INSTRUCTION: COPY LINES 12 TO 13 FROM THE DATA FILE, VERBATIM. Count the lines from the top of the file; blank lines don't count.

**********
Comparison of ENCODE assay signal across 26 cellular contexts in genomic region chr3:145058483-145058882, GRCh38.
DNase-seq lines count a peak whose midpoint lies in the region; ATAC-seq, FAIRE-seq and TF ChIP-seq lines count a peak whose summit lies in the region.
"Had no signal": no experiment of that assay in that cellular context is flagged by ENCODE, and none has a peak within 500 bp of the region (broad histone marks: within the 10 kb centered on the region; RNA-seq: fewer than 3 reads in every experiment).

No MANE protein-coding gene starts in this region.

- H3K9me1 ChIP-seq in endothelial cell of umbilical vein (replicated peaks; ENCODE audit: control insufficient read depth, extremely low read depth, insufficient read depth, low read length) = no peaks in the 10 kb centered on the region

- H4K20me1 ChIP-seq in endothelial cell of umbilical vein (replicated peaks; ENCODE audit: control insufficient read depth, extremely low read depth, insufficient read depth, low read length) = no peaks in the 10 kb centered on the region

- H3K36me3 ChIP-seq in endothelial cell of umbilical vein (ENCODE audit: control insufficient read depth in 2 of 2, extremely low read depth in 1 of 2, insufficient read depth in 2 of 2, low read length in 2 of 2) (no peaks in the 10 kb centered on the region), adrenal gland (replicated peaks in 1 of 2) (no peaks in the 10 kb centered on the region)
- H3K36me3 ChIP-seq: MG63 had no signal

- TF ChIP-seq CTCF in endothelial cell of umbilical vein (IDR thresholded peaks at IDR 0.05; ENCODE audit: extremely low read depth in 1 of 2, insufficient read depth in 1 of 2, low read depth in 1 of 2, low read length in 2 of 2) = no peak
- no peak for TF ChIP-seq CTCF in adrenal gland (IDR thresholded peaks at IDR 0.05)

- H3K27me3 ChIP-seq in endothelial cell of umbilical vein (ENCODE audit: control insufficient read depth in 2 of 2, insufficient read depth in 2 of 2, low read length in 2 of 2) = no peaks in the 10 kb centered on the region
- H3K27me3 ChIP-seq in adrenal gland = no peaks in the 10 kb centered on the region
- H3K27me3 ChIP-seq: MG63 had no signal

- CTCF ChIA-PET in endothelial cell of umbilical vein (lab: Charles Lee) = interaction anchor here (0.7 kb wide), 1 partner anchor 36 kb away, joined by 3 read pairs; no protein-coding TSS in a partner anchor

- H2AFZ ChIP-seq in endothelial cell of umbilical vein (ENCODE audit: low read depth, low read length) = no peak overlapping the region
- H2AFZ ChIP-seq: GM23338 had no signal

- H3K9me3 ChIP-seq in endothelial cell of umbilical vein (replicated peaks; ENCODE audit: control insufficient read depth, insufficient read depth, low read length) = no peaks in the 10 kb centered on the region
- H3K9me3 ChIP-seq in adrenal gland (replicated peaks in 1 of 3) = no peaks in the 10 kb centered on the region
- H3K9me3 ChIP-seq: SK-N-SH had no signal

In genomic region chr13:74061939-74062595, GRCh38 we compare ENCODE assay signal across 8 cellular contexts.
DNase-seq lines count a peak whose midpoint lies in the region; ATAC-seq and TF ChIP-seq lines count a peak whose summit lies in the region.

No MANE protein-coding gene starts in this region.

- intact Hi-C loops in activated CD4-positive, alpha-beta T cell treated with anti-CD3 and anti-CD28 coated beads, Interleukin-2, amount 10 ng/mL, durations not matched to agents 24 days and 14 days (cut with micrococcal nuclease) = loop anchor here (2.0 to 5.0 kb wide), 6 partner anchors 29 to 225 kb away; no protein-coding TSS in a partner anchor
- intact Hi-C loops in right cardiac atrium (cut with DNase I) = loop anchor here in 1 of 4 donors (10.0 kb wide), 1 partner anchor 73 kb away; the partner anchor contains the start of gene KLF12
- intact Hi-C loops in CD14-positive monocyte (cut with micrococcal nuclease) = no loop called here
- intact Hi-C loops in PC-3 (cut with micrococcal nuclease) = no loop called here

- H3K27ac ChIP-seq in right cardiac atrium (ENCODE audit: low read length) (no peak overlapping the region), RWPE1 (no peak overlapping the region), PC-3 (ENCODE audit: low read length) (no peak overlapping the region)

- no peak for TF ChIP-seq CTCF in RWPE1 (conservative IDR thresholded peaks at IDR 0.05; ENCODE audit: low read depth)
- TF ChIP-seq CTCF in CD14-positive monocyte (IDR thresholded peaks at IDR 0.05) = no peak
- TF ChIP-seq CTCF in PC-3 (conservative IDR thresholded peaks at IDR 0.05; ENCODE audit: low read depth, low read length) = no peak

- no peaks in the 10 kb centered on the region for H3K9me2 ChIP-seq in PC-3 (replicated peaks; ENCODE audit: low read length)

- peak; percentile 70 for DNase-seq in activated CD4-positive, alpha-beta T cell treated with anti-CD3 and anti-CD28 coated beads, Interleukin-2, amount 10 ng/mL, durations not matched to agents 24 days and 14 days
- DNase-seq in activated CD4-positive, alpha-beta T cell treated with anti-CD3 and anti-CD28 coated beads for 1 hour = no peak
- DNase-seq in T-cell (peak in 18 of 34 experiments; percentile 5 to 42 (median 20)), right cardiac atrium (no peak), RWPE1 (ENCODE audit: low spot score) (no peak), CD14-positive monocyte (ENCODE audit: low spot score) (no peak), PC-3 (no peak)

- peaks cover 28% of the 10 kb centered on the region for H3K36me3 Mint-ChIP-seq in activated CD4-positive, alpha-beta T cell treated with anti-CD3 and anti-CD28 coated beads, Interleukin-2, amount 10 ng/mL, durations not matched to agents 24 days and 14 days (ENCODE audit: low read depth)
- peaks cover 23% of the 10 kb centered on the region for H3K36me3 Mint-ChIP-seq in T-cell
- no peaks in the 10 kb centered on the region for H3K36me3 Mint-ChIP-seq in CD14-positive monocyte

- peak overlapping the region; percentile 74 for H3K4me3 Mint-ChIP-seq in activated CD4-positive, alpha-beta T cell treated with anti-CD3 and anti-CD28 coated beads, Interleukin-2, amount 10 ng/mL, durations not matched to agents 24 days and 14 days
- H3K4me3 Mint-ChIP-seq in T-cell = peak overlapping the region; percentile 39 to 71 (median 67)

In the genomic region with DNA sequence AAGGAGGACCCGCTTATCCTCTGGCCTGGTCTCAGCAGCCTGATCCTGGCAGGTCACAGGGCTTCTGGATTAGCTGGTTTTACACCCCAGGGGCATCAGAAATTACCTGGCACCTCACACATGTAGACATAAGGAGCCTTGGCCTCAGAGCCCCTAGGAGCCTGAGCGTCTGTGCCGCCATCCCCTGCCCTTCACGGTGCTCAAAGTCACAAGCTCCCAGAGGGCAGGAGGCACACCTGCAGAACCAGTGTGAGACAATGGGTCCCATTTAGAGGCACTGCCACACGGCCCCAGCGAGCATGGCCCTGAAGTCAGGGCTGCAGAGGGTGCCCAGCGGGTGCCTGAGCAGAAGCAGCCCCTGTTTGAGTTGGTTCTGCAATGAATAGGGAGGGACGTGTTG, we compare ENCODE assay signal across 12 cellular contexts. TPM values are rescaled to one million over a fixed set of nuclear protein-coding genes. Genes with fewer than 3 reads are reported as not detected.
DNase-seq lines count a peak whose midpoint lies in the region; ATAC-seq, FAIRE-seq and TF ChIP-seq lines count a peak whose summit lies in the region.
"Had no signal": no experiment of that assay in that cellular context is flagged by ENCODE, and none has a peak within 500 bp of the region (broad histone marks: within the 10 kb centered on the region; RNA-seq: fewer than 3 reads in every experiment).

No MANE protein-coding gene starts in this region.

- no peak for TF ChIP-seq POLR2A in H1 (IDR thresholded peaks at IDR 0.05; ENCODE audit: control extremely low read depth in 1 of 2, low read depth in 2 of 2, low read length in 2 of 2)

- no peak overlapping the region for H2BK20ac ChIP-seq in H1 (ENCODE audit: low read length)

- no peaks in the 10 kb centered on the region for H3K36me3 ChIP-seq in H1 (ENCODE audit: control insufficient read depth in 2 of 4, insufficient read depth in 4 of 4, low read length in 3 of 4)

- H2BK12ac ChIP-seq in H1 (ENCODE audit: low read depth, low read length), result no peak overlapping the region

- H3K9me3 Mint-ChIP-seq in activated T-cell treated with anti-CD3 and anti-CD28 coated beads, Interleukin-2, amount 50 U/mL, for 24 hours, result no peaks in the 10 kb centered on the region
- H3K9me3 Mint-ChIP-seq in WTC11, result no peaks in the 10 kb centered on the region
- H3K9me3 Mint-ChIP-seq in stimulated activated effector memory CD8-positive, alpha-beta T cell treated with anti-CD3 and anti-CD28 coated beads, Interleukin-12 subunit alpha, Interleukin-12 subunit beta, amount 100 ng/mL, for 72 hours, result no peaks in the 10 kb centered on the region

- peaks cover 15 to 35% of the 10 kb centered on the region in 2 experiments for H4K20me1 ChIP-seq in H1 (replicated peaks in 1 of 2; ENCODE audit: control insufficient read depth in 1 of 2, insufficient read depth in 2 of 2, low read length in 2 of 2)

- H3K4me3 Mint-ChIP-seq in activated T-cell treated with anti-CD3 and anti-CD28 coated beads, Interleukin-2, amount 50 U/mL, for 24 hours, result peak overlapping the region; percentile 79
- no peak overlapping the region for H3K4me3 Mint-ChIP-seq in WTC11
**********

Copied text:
- H3K27me3 ChIP-seq in adrenal gland = no peaks in the 10 kb centered on the region
- H3K27me3 ChIP-seq: MG63 had no signal